TSA’s latest move is a puzzler

Published 12:00 am Saturday, March 23, 2013

The Transportation Security Administration, commonly known as TSA, was created in the weeks following 9/11, and when it came into being, few questioned the need for such an agency.
In the more than 11 years since, the agency has made its fair share of questionable moves, perhaps none more so than the recent announcement that the TSA will again allow small pocket knives and other potentially dangerous item to be carried onto airplanes. The move, understandably, has been met with much criticism.
Criticism is nothing new to the agency — almost every new security measure is met with outcries from the traveling public. But the outcry usually dies down after a while because Americans have seen first hand the devastating effects safety breaches can produce.
And that is what makes this latest move so puzzling.
Still in place are restrictions on the amount of liquid that can be brought onto an airplane because of an ill-conceived and botched attempt to blow up an airplane on Christmas day in the skies over Detroit in 2009. Another similarly botched attack now has every traveler removing his or her shoes as they pass through security.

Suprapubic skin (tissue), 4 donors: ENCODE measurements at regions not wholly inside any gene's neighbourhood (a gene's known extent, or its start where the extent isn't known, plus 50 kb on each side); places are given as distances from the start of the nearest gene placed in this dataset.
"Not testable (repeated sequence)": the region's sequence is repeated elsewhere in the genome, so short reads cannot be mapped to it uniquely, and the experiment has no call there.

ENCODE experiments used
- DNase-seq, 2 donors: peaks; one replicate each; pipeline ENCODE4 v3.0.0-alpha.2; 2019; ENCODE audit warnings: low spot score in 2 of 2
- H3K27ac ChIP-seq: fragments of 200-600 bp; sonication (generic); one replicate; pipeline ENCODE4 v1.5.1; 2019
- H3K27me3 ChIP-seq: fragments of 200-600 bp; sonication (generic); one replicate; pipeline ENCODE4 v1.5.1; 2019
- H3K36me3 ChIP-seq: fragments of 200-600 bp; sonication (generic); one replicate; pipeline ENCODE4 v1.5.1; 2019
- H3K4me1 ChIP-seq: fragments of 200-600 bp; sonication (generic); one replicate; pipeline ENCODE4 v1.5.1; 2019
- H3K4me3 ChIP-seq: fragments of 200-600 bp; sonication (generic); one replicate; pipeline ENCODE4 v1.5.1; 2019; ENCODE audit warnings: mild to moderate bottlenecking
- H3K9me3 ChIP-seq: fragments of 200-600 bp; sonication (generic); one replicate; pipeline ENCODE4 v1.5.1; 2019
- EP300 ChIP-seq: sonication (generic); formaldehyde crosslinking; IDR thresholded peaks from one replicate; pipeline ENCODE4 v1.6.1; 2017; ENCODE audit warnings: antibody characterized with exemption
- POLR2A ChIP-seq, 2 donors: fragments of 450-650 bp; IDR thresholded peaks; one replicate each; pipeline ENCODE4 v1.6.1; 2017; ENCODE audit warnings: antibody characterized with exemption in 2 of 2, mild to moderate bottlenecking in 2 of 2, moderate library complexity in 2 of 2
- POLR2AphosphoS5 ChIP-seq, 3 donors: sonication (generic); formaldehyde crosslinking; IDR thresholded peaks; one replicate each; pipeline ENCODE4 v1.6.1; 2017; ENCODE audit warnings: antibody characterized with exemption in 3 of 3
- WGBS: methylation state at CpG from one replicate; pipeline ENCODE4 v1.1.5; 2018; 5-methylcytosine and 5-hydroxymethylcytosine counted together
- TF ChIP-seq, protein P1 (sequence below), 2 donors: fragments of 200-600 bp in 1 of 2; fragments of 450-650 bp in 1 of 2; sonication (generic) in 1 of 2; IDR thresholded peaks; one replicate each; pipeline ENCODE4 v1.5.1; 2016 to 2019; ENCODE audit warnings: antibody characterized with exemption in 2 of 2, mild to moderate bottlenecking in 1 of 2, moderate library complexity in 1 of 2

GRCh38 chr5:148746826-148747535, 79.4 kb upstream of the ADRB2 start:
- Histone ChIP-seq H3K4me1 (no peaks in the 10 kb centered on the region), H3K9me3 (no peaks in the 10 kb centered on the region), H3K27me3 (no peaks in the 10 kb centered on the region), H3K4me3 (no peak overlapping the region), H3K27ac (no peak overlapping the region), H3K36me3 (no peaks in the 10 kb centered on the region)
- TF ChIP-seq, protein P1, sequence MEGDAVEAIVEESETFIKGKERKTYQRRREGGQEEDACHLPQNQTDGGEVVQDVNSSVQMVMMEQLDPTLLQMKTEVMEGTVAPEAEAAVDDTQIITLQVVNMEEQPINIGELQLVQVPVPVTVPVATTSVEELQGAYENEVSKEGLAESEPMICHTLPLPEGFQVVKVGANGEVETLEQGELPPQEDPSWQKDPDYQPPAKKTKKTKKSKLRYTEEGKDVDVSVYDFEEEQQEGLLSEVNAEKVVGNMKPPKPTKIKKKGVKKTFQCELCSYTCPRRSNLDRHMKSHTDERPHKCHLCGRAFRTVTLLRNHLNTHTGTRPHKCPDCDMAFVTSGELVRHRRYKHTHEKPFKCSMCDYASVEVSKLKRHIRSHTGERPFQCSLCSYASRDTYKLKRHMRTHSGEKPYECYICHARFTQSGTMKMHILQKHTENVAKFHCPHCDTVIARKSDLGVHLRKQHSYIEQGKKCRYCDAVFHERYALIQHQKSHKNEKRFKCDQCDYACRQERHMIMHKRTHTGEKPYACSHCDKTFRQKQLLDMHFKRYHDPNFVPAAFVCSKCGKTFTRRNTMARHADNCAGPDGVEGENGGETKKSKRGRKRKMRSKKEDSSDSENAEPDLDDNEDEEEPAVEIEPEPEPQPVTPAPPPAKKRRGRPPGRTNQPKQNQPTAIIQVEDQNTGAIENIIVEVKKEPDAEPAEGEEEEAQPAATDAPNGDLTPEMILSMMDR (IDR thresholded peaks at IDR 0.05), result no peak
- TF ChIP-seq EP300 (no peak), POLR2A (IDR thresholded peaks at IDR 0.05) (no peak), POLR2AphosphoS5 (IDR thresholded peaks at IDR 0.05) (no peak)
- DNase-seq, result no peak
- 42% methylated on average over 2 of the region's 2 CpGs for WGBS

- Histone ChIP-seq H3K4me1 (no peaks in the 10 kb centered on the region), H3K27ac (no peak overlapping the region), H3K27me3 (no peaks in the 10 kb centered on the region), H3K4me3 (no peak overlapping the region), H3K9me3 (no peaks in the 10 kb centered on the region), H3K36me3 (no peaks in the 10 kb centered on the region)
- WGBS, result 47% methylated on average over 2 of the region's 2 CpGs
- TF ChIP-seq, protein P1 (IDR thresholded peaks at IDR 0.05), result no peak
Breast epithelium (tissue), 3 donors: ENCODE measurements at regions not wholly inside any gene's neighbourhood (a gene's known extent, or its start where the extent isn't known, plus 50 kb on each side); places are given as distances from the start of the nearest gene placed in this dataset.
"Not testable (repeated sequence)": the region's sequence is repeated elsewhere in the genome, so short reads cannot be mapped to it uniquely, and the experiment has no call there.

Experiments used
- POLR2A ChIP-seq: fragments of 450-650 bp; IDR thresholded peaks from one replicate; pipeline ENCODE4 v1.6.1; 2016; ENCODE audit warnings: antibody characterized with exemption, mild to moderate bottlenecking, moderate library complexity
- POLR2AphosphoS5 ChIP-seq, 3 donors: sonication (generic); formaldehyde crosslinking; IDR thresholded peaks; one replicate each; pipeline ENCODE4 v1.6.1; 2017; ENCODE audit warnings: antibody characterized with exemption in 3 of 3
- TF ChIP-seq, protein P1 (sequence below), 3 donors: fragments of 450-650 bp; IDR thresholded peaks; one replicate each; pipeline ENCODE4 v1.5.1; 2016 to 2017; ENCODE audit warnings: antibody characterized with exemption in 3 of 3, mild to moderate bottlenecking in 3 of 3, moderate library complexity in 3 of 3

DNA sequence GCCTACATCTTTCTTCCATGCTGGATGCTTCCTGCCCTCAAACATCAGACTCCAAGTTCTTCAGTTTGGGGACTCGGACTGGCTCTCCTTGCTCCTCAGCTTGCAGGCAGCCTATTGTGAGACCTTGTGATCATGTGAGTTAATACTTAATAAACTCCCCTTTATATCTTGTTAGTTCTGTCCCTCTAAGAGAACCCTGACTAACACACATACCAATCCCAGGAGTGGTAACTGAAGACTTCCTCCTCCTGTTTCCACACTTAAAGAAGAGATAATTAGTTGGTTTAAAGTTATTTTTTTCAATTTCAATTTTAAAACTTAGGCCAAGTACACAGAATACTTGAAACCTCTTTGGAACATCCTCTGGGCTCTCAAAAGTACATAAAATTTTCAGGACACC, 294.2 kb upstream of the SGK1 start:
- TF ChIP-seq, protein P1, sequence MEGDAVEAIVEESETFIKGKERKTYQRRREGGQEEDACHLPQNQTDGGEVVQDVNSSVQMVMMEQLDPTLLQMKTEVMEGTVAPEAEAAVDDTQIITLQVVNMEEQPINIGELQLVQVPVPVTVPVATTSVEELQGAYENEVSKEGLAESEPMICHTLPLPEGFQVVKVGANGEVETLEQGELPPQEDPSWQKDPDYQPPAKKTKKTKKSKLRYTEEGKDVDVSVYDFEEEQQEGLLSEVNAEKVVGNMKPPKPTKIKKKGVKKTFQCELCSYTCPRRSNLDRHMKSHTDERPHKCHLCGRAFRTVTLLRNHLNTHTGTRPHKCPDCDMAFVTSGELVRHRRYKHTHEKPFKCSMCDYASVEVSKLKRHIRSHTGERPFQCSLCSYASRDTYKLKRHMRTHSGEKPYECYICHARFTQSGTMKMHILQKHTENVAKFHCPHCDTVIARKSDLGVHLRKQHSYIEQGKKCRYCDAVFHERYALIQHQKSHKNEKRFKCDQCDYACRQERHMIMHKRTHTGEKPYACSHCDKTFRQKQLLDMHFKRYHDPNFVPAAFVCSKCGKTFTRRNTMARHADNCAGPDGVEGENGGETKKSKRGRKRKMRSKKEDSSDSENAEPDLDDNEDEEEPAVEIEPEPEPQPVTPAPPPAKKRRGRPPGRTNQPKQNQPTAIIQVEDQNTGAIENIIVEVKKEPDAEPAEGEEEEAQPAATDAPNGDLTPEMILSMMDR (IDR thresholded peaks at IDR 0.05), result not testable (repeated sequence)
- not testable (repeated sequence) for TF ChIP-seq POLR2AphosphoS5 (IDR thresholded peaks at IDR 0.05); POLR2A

But perhaps the most controversial security move has been the introduction of screening machines that virtually allow TSA workers to see travelers naked.
Yet despite the outcomes of these various breaches, the TSA has decided to allow items similar to those used by the 9/11 hijackers back aboard.
And it is exactly this seeming lack of logic, allowing knives but not bottles of water aboard aircraft, that has made the general public react with cynicism and even outrage at just about every move made by the TSA.
No one argued against the need for increased airport security in the wake of 9/11, but it is exactly moves such as this that have made many wonder if air travel is indeed any safer or if the next attack may be just around the corner.